Culture At Large

In defense of “basic” culture (yes, even Pumpkin Spice Lattes)

Jes Kast

Tis the season for pumpkin spice everything. While this delicious flavor has become a marker of autumn, it is also an attribute of what's come to be known as “basic” culture. Someone considered basic is known for her (yes, it’s usually a her) zealous love of Starbucks Pumpkin Spice Lattes (PSL for short), leggings partnered with Ugg boots and tweets littered with the hashtag #blessed. 

According to New York Magazine, “Basic rolls beautifully off the tongue. It’s a useful insult. Like trashy or gauche, it derives its power from the knowledge that if you can recognize someone or something as basic, you probably, yourself, aren’t it. It also feels restrained, somehow. You don’t quite have to stoop to calling someone a slut or a halfwit or anything truly cruel. It’s not as implicating as calling someone tacky - the basic woman is so evidently nonthreatening she doesn’t even deserve such a raised pulse. Basic-tagging is coolly lazy.” Buzzfeed and College Humor have been all over this, providing quizzes, videos and more to ensure one is not basic.

As we look at the scoffing over basic culture, both critically and theologically, we will notice a few problems arise. The first is the blatant sexism due to a shallow judgment of another human being. As New York Magazine points out, “The woman who calls another woman basic ends up implicitly endorsing two things she probably wouldn’t sign up for if they were spelled out for her: a male hierarchy of culture, and the belief that the self is an essentially surface-level formation.” When the word basic is used to throw shade, we are forgetting that all of us, even the most basic, are fearfully and wonderfully made in the image of God.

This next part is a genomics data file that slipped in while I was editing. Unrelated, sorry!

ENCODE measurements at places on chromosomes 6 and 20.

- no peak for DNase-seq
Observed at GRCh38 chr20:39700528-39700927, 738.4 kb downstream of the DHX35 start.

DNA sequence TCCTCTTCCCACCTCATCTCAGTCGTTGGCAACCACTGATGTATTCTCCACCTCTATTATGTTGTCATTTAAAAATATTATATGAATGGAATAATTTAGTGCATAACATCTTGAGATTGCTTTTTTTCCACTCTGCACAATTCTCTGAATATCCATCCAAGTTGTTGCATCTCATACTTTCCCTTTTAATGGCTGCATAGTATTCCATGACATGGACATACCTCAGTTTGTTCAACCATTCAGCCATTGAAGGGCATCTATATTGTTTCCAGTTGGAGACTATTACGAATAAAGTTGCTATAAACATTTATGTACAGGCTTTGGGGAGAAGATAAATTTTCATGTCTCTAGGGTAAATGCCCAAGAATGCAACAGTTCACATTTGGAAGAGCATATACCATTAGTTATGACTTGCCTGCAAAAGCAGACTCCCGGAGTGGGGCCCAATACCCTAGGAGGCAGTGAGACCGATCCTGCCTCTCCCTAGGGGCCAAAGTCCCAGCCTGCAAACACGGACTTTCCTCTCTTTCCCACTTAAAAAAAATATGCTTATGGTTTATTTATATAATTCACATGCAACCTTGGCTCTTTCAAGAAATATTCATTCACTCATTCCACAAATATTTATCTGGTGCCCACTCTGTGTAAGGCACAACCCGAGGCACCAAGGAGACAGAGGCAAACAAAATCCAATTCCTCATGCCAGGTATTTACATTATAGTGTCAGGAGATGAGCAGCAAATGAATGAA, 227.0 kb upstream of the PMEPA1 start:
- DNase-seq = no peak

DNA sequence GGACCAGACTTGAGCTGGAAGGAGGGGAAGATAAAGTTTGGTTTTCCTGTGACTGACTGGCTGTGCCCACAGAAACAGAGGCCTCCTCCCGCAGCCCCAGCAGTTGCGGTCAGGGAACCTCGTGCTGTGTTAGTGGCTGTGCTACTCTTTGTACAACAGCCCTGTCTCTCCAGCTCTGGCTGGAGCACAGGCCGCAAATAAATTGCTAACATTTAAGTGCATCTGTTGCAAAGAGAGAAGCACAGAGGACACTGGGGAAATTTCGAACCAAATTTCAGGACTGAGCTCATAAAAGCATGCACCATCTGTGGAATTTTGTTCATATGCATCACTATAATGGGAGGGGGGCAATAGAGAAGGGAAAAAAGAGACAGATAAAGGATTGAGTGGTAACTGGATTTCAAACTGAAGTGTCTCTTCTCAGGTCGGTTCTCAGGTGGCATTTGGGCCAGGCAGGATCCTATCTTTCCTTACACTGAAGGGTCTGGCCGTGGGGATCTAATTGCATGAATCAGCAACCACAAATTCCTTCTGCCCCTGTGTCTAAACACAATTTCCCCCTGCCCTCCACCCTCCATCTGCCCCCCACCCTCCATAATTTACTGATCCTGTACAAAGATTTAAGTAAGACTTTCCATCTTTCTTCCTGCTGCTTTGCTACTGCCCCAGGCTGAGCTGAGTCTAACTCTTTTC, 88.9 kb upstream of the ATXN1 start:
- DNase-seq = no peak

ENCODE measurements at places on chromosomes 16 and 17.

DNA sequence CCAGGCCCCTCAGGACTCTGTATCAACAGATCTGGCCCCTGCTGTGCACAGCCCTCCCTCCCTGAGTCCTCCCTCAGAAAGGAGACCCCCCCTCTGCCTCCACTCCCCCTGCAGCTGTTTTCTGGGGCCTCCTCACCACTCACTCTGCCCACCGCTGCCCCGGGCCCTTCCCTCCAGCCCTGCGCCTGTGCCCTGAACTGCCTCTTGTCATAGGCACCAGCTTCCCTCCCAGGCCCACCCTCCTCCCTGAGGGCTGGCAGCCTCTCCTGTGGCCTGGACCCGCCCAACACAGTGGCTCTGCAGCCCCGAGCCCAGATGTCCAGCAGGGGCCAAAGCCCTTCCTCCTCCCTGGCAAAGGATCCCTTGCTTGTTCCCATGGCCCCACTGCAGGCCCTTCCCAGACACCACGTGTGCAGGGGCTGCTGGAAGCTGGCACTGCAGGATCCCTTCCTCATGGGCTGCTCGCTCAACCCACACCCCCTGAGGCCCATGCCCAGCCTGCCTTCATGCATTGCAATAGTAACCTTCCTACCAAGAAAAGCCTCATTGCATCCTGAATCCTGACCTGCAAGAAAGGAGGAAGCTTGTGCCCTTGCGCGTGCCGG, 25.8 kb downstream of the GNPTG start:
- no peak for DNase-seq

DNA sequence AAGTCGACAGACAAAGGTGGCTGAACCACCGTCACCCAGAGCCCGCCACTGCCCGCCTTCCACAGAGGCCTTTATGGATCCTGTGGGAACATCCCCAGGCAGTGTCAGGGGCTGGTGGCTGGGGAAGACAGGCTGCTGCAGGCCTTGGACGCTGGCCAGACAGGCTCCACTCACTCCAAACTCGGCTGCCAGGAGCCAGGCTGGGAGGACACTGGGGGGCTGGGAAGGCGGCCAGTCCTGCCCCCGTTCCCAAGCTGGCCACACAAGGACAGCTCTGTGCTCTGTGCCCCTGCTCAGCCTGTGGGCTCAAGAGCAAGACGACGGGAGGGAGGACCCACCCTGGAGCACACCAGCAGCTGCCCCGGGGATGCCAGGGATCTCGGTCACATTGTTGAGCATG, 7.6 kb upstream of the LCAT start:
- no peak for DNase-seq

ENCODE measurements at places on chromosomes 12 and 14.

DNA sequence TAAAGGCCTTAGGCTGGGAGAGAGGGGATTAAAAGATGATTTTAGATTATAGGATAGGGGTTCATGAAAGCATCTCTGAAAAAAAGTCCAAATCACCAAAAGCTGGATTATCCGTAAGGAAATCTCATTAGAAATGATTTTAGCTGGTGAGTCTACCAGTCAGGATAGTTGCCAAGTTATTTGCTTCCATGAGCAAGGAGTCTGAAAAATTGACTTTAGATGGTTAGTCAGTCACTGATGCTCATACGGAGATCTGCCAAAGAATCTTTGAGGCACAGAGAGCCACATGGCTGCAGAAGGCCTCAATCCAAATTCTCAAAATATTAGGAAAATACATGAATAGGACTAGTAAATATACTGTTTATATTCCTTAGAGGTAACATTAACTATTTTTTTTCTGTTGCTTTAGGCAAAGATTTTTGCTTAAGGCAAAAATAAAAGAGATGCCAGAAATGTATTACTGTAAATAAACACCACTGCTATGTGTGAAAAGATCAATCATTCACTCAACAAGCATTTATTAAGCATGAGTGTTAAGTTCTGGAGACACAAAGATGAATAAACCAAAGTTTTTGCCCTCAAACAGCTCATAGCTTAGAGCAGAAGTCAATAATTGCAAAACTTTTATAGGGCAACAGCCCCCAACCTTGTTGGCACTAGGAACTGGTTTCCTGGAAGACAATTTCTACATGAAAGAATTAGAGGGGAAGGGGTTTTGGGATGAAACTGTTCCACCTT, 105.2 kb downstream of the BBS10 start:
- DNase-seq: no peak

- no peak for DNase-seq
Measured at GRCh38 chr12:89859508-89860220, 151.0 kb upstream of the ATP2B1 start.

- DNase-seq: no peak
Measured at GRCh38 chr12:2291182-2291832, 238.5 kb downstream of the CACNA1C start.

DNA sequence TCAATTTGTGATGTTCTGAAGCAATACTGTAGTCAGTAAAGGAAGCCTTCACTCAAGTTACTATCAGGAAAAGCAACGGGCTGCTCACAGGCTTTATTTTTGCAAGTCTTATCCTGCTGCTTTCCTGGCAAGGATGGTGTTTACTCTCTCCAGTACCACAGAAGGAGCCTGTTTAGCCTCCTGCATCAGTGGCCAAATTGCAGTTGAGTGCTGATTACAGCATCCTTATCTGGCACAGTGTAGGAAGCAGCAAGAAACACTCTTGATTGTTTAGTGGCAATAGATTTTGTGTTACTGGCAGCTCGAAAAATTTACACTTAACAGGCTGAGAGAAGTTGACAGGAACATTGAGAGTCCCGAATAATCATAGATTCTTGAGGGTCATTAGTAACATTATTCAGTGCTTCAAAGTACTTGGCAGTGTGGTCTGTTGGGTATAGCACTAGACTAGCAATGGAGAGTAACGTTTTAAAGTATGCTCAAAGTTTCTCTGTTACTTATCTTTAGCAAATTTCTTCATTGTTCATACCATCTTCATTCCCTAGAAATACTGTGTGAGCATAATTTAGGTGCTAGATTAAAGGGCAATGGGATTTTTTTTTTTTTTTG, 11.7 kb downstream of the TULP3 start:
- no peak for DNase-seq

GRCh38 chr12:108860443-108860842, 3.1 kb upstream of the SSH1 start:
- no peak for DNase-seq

God who created the heavens and the earth became human. God became basic.

The second critique I have is Christological. As we approach Advent, we reflect on what it means that Jesus is Immanuel, God with us. God who created the heavens and the earth became human. God became basic. The Word became flesh and dwelt among us. God is holy, but God is also basic - one of us. God is not over our heads but on the ground with us. Jesus was not born of royalty, but of a basic young woman. Jesus not only became the friend of sinners, but Jesus became the friend of the most basic of human beings.

We are called to follow this Jesus, discovering a God who is with us and for us. Following Jesus we offer grace to all, advocate for the end of sexism and call out dehumanizing labels. Following Jesus we discover God almighty as one of us - how ordinary, how basic. We are called to see God with us in a pair of Uggs, to see Immanuel in an Instagram photo. We are called to the ordinary, familiar and the most basic - Pumpkin Spice Lattes and all.

Topics: Culture At Large, Theology & The Church, Theology, News & Politics, Social Trends, Media